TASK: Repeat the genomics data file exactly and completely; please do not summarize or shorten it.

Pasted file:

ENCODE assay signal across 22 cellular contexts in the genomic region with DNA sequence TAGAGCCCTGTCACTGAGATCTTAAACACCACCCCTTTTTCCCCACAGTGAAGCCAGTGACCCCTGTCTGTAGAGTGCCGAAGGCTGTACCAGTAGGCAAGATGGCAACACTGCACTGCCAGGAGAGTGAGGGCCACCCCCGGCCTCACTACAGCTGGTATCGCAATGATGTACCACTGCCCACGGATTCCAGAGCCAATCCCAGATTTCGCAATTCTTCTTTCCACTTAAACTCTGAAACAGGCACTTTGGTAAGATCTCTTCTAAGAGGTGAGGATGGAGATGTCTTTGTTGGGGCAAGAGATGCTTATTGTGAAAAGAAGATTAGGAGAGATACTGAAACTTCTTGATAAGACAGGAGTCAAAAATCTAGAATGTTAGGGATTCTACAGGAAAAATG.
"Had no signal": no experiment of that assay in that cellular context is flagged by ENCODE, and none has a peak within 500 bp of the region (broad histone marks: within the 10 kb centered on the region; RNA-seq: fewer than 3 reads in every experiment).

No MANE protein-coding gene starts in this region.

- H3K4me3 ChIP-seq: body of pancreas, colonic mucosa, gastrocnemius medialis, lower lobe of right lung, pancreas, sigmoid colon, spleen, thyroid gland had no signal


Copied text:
ENCODE assay signal across 22 cellular contexts in the genomic region with DNA sequence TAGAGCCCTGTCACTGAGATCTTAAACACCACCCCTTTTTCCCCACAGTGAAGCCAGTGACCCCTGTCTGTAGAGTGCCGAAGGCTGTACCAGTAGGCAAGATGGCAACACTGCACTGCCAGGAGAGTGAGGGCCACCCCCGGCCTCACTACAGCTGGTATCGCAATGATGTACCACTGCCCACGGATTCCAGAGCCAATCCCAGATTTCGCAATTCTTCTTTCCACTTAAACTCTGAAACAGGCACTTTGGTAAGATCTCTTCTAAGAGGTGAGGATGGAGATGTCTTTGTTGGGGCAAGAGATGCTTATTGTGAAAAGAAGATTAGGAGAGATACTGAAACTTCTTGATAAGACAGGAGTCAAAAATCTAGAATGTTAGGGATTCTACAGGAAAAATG.
"Had no signal": no experiment of that assay in that cellular context is flagged by ENCODE, and none has a peak within 500 bp of the region (broad histone marks: within the 10 kb centered on the region; RNA-seq: fewer than 3 reads in every experiment).

No MANE protein-coding gene starts in this region.

- H3K4me3 ChIP-seq: body of pancreas, colonic mucosa, gastrocnemius medialis, lower lobe of right lung, pancreas, sigmoid colon, spleen, thyroid gland had no signal